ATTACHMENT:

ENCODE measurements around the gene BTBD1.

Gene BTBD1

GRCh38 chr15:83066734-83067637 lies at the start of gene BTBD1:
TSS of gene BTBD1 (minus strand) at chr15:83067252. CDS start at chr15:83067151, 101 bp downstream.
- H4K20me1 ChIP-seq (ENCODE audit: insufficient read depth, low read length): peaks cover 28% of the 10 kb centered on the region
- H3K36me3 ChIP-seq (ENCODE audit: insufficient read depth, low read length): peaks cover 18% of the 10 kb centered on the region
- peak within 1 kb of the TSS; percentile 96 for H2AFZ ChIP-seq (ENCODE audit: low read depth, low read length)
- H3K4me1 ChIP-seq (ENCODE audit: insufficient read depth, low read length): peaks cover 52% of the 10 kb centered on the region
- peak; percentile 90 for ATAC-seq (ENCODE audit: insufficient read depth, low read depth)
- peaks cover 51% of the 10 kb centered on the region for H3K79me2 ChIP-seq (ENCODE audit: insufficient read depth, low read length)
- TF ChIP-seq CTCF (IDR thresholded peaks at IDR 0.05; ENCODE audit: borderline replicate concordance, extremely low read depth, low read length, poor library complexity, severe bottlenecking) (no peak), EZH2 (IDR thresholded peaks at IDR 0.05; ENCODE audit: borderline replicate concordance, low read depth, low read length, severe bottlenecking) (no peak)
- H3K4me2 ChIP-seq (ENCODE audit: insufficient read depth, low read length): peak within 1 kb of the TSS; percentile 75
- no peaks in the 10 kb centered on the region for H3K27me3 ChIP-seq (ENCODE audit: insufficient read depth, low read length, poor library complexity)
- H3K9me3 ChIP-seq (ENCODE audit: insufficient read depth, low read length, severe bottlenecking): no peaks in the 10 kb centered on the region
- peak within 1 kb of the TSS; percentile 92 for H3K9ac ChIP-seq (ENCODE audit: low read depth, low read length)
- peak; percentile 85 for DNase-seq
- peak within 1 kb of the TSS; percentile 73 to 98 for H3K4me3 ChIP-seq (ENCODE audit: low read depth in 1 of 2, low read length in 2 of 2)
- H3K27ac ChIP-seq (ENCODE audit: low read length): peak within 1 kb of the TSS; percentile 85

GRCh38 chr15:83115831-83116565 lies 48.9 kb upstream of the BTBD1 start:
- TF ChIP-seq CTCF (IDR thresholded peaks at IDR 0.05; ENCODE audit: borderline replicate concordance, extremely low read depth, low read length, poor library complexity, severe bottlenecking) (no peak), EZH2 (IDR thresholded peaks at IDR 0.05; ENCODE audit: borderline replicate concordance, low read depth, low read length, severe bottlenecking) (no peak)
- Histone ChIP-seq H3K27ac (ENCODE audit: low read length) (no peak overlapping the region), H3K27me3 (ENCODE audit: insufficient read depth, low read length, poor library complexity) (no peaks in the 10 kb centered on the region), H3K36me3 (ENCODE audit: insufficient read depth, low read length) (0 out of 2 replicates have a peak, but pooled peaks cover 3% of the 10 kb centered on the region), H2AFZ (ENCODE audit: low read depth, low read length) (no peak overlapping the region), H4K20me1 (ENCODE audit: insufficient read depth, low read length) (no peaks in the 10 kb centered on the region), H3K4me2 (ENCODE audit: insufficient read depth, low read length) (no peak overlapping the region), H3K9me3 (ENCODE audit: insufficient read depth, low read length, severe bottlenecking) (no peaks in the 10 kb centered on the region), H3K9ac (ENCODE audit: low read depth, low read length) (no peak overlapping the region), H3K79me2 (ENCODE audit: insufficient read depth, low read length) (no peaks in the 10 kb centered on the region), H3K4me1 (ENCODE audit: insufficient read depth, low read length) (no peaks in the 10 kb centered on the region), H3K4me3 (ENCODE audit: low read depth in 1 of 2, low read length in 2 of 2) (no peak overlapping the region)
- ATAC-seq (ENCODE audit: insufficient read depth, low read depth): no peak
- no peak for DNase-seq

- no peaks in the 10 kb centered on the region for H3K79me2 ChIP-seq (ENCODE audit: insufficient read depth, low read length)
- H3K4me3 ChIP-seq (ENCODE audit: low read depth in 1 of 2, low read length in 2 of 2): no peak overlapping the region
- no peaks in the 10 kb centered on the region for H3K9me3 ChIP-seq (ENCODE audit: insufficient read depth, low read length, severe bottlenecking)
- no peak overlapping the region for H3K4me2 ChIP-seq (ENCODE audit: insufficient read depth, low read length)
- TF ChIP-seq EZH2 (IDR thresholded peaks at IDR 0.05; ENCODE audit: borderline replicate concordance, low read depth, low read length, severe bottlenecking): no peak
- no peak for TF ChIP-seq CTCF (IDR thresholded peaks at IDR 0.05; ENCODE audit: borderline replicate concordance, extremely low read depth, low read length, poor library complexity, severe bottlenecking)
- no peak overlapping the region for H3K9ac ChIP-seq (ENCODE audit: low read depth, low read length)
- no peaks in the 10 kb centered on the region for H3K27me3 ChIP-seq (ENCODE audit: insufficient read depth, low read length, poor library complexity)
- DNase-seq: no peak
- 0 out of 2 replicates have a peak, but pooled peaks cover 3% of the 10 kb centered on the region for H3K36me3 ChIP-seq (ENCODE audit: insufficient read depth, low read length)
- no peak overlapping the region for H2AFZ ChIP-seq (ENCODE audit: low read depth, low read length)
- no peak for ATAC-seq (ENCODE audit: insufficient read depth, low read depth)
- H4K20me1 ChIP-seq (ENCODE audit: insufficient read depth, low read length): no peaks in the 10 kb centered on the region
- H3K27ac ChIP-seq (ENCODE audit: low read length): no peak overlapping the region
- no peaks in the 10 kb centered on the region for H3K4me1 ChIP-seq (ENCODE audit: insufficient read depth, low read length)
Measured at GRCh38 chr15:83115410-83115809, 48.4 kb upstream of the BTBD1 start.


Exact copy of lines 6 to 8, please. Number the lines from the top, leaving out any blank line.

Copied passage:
- H3K36me3 ChIP-seq (ENCODE audit: insufficient read depth, low read length): peaks cover 18% of the 10 kb centered on the region
- peak within 1 kb of the TSS; percentile 96 for H2AFZ ChIP-seq (ENCODE audit: low read depth, low read length)
- H3K4me1 ChIP-seq (ENCODE audit: insufficient read depth, low read length): peaks cover 52% of the 10 kb centered on the region